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Parish Council Meeting
 
 
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An anonymous correspondent has sent me an account of the latest parish council meeting of the quaint Wiltshire village of Courtney Pine, where he or she lives. It is a quaint village on two counts, partly because it still has a flourishing shop and partly because it is the only village in Britain with a member of the Taliban serving as a parish councillor. This leads to spirited debates on village policy, as we can sense from the meeting of October 18 last, with Mr Beeton in the chair.

Chair: We move on to the visit of the mobile library, which as you know is scheduled once a month for the forecourt of the Old Garage. . . .

Mrs Wylton: Why does everything have to be Old in this village? Why do people live in the Old School House? The Old Post Office? The Old Brewery? Why can’t they live in new things?

Mr Sylvester: They do, Mrs Wylton, they do. They live in the new bungalow and the new houses by the river, and you object to them as well. You object to everything that is new and everything that is Old.

Mrs Wylton: Not entirely. I see that there is now a house in the village called The Old Second Home. I approve of that.

Chair: Thank you, Mrs Wylton . . . But the monthly visit of the mobile library will be cancelled for the foreseeable future.

Miss Dimple: Why?

Chair: Because it was blown up.

Miss Dimple: Blown up? What do you mean, blown up?

Chair: On its last visit to our neighbouring village, Lower Ensign, the mobile library was blown up by an explosive device and destroyed.

Miss Dimple: Good Lord.

Chair: I wonder if Mr Ayoub Khan knows anything about this . . . ? Coming as he does from Afghanistan, and being a member of The Taliban . .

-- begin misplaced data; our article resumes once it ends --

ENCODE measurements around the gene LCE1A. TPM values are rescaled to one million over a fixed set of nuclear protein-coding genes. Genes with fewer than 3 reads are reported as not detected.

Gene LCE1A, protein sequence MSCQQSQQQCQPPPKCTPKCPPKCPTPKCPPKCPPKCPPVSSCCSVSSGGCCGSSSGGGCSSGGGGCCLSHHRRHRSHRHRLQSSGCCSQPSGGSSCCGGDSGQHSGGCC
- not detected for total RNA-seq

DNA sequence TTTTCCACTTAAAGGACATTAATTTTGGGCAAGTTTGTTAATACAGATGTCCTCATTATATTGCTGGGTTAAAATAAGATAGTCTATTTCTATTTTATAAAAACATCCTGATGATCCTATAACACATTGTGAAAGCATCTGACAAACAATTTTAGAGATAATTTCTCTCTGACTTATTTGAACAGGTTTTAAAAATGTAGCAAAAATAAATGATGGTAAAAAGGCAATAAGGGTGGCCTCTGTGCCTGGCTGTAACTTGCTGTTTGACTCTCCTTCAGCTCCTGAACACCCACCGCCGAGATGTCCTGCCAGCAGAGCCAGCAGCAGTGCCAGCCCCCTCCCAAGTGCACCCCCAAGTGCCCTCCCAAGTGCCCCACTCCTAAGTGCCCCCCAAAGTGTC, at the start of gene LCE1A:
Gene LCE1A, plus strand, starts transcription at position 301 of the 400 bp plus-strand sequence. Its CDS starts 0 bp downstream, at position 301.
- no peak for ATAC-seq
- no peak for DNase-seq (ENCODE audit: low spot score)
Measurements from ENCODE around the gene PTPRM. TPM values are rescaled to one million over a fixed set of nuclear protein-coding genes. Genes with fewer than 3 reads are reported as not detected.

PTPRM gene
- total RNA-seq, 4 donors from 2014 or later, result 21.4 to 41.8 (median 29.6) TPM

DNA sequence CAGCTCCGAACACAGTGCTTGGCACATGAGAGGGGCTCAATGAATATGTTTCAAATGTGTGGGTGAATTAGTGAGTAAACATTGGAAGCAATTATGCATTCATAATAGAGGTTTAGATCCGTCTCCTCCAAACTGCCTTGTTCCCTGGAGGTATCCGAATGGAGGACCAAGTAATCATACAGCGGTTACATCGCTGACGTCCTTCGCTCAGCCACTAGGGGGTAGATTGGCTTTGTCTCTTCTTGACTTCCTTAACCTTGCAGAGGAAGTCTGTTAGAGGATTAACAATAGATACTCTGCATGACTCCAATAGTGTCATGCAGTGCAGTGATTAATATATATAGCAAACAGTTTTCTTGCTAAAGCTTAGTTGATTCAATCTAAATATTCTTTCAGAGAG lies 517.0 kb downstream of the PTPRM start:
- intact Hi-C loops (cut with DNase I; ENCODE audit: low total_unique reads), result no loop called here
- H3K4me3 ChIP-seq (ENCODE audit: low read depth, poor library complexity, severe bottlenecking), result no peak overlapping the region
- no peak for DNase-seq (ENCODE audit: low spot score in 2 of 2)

Khan: Of course.

Chair: Of course?

Khan: Had you ever been inside the mobile library?

Chair: Well, much though I intended to avail myself of its services . .

Khan: . . . you had been nowhere near it. It is typical of the British. You take everything for granted. Well, let me tell you, I have been in that library, and it contained many, many evil works.

Chair: Evil?

Khan: A Life of Saint Theresa. A work on Buddhism. A guide to mysticism. The AA Guide to British Hotels. Many novels . . .

Mr Sylvester: And which of these novels were evil, as a matter of interest, Mr Khan?

Khan: All of them. All novels are evil. They are lies. They tell stories which are not true. About people who never existed. They fill our young people’s minds with filth. Especially “1984”.

Sylvester: Why especially “1984”?

Khan: Because the year 1984 came to pass, and it was not like that at all. Mr Orwell was a false prophet. We must burn his book.

Sylvester: And the AA Guide to British Hotels?

Khan: The same. It gives lists of many places where men and women can be together overnight in the same room, even if not married. Yet goats and sheep are not allowed . . .

Sylvester: It is just a hotel guide, Mr Khan.

Khan: It is filth! It must be destroyed! . . . Well, now it has been destroyed.

Chair: For which you admit responsibility?

Khan: I admit nothing. I say only that the armies of righteousness will strike in the night, wherever they are needed.

Chair: I see. . . . Do you have any idea where the armies of righteousness will strike next?

Khan: I have no idea. I suspect it might be the Cricket Field.

Chair: Why the Cricket Field?
Khan: Because of the continued refusal to let it be replanted.

Chair: Oh, yes, you’re right - that is the next item on the agenda, a proposal to have the Cricket Field dug up and replanted with poppies . . .

More from Courtney Pine in due course, I hope.


The Independant Nov 14 2007